Your “real solution” isn’t really a solution; it applies the logic of superhighways to cycling. How would you get to the grocery or your house if you could only drive your car on a superhighway? Silly, huh?

      What makes most sense is to not create bike-exclusive lanes on streets with multiple lanes in the same direction. Cyclists use the right lane most of the time and move into the left lane in order to do crazy things like turn left. Drivers pass in the left lane and generally be decent human beings. I both rode and drove Union in its pre- and post-bike lane treatment, and regardless of mode I preferred the pre-bike lane treatment.

      Certainly there will be some roads where a more dedicated facility makes the most sense for all road users, and we should definitely apply them there. But dedicate facilities don’t scale well, as you already point out.

      The reality is that while the car is an immensely useful tool as well as a blast to drive, we’ve done ourselves a disservice by viewing transportation through the lens of its dominance. Just as dedicated facilities don’t scale well, neither does using a car exclusively for transportation.

      There’s a saying in politics that goes something like “you know it’s a good compromise when nobody is happy”. I think the same may go for transportation. If drivers are completely happy, or cyclists are completely happy, or pedestrians are completely happy, or bus riders are completely happy…well, that means lots of other people aren’t and the happiness is at the others’ expense. As people trying to move about our built environment, we each need to individually recognize that we are no more entitled to a perfect transportation experience than anybody else, and that person in the car, or on the bike, or waiting for the bus, or crossing the street has as much right to that activity as we do.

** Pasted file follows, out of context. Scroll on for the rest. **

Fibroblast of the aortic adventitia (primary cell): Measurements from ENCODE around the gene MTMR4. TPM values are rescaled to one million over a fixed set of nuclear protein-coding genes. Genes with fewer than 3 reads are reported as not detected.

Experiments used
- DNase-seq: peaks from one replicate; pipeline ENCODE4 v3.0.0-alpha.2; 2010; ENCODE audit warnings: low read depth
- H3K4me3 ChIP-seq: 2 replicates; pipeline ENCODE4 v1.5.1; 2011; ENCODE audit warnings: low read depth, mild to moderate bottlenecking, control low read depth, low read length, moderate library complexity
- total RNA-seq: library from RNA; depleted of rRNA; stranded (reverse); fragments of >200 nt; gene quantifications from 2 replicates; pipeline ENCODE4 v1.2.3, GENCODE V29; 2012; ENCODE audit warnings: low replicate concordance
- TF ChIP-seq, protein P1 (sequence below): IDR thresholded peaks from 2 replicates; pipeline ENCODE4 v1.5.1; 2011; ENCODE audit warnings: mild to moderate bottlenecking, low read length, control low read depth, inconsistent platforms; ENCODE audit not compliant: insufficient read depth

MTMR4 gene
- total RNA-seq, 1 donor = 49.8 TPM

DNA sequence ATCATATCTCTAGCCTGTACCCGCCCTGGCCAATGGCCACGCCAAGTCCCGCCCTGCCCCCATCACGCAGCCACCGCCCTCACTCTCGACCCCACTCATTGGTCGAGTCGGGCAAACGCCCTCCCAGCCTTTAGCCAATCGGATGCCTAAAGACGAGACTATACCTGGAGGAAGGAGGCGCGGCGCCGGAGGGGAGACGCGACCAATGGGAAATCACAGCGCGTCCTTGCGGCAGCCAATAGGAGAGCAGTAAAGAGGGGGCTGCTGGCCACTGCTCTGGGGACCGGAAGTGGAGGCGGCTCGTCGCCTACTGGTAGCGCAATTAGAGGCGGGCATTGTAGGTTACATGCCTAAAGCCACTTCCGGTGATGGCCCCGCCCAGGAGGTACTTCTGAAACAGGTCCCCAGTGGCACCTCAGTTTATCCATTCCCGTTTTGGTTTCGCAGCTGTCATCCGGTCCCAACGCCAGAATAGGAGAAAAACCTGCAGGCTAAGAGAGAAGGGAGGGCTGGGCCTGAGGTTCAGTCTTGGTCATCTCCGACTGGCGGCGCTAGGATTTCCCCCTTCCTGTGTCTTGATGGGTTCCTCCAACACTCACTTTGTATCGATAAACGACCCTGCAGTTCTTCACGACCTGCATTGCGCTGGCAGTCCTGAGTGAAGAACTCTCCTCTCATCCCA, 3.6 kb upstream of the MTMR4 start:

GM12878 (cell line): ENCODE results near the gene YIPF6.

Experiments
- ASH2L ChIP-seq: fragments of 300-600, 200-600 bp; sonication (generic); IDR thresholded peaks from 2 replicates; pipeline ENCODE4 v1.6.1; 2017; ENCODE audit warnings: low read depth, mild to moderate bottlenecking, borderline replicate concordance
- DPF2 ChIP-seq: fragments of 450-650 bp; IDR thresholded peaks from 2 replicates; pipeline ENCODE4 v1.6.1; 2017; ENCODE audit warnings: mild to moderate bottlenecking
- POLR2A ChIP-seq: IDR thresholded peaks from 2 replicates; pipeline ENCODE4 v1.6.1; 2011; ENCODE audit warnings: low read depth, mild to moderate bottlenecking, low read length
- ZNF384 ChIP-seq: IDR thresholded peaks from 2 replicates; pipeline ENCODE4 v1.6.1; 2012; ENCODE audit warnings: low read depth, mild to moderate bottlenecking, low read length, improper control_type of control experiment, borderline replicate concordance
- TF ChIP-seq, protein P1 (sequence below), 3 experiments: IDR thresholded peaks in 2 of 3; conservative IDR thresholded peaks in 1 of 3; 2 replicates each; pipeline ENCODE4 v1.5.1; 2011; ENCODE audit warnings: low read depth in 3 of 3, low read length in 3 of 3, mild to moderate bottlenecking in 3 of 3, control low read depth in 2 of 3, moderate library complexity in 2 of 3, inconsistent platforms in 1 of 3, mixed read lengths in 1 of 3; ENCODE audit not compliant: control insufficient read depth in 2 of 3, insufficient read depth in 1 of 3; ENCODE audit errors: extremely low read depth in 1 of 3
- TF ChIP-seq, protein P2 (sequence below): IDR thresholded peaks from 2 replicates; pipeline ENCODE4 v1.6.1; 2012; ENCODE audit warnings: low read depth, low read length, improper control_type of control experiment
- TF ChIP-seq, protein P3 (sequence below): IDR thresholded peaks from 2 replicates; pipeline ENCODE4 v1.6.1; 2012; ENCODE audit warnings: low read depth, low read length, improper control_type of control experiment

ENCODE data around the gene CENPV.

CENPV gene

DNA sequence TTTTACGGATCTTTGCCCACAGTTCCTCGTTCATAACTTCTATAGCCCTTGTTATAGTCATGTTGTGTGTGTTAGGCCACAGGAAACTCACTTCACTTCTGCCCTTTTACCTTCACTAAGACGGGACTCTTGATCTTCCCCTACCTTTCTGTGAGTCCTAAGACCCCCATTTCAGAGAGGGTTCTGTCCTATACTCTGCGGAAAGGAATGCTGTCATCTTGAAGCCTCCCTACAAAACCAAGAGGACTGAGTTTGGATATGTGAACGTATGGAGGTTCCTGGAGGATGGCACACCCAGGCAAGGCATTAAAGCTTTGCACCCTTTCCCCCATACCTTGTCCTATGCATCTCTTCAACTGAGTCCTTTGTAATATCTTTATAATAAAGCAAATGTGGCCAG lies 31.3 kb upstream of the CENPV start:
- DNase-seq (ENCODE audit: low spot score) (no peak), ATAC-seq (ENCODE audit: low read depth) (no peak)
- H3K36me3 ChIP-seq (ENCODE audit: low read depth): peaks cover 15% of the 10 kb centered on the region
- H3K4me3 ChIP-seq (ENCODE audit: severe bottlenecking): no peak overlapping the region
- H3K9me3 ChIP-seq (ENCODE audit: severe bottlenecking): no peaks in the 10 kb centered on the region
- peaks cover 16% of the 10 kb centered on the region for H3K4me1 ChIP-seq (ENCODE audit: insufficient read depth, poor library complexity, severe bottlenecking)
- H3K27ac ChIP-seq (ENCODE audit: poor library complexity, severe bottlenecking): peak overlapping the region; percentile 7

• A.J.

    Additionally, most sale and income taxes are generated in Urban areas. So even more money leaving St. Louis to go towards the rural alphabet soup when it comes out of the general fund.

    #MOmoney #MOproblems

    • Nat76

      This is the part that isn’t so straightforward. Per person, rural areas get more funding, but a lot of that is needed to more efficiently transport goods (like food) to urban areas or to transport goods between urban areas. The primary beneficiaries of I-70 are farmers, STL, KC, Columbia and major urban areas nationally who make use of the interstate system to increase productivity. The primary losers are small towns with dead commercial districts that are now bypassed by vehicles and the traditional urban cores of major urban areas that have seen a lot of disinvestment due to the overbuilding of expressways on the urban edges. Most of the benefit accrues to the suburbs of large metros and truck stop owners/fast food-gas station franchisees on interstate exits.

      • A.J.

        You speak only of “benefits” and none of the costs. That’s part of the problem: there’s no linking of pricing mechanism to determine what is actually a good investment. To the people receiving benefits, there’s no downside. Like my point before, the rural roads are paid for by the state taking away urban areas’ agency to pay for its own transit through sales or income tax to prop up a road network they refuse to pay for by increasing user fees.